When The Sound of Music debuted on cinema screens in April 1965, audiences fell hard and in huge numbers for the joyous celebration of music, dance, patriotism and familial and romantic love, propelling it to become one of the world’s most beloved movie musicals and turning the story of the von Trapp family into lore.
Like many true stories filtered through Hollywood’s often overly sentimental lens, The Sound of Music on-screen differs significantly from the true tale of Maria, the novice nun who takes a job as a governess in the Austrian household of the von Trapps, only to find herself falling in love with widower and retired naval captain Georg von Trapp and his seven children.
The film stars Julie Andrews and Christopher Plummer as Maria and Georg, and features enduring songs such as “Do-Re-Mi,” “How Do You Solve a Problem Like Maria,” “Climb Ev’ry Mountain” and “Edelweiss.” It received five Academy Awards (including best picture) and is the third highest-grossing movie of all time in the U.S. after its box office is adjusted for inflation.
A cinematic recreation of the 1959 Broadway musical featuring music and lyrics by Richard Rogers and Oscar Hammerstein, the Robert Wise-directed movie is based on the early chapters of Maria's 1949 memoir, The Story of the Trapp Family Singers, which chronicles Maria and the von Trapp’s beginnings in Salzburg, Austria, through their escape from Nazi-occupied Europe to the family’s eventual relocation to America.
To use lyrics from “Do-Re-Mi,” when it comes to alterations and omissions contained in the movie version of The Sound of Music, “let’s start at the very beginning.”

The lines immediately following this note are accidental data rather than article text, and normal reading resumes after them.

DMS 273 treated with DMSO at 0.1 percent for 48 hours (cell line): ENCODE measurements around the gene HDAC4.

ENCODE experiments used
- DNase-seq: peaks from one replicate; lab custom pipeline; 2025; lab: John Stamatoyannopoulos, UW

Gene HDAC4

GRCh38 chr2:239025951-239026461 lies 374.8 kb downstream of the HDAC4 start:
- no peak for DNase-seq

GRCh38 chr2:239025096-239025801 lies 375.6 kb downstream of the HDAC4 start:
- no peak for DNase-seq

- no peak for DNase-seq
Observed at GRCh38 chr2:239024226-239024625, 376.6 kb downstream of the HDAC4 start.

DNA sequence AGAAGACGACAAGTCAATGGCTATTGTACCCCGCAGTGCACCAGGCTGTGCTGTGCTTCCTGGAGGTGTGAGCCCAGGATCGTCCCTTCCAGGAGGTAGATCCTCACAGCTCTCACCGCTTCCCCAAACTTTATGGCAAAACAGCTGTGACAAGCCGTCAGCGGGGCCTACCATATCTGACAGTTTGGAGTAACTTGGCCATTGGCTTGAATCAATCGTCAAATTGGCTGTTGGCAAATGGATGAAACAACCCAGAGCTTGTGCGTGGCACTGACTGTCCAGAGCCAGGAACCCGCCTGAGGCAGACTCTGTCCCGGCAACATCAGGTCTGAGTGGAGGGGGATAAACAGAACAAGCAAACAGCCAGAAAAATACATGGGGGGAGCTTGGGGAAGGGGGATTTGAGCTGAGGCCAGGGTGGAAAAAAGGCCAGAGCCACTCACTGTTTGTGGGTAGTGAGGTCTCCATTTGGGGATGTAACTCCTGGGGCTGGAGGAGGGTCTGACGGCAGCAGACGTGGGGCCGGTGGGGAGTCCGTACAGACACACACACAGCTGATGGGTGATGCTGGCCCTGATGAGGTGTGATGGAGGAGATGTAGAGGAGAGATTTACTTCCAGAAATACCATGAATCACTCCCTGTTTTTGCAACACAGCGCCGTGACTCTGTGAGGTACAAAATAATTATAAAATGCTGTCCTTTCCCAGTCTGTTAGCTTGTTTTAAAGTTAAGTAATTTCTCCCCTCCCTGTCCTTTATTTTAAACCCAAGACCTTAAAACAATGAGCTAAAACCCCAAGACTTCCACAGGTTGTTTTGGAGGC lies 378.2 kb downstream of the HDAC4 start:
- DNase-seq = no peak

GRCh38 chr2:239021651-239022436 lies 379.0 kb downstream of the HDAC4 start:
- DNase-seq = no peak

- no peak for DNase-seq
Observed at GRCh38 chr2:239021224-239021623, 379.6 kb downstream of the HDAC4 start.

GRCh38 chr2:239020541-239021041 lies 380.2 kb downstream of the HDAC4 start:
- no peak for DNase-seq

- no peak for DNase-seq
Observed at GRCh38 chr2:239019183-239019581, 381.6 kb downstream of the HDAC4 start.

The real Maria described herself as 'horrid'
Maria Augusta Kutschera was born in 1905 and after being orphaned at a young age, was reportedly sent to live with an abusive uncle. She attended teachers' college where she discovered religion and converted to Catholicism before becoming a candidate for the novitiate in Salzburg. Portrayed on film by Andrews as demure and self-effacing, the real Maria was in fact a real problem while at the convent, describing herself as “horrid, the worst you can imagine,” in a 1980 article which includes a list of transgressions such as breaking china, speaking during periods of silence, running in the courtyard, whistling Gregorian chants and climbing on the convent roof.
The names of the von Trapp children – and amount – were changed in the movie
In 1926 Maria was sent from the convent to tutor only one of Captain von Trapp’s seven children from his first marriage. Georg’s second eldest daughter, Maria, had contracted scarlet fever – the same disease that took his first wife’s life four years prior – and could no longer travel the distance to and from school.
Most readers by now have questioned the name of Georg’s daughter listed above. It’s no surprise the name is not familiar as one of the children’s, in fact, all the names and sexes of the seven von Trapp children represented in the movie were changed. The real von Trapp children were (in age descending order) Rupert, Agathe, Maria, Werner, Hedwig, Johanna and Martina.
On screen Rupert became Liesl, a 16 going on 17-year-old girl. In real life, by the time the family fled Austria, Rupert was in his late twenties and a practicing physician.
Even the number of children was not correct in the movie. When the von Trapps escaped Austria there were in fact nine children: seven from Georg’s first marriage and two from his marriage to Maria, Rosmarie and Eleonore. The tenth child, Johannes, was born in America in 1939.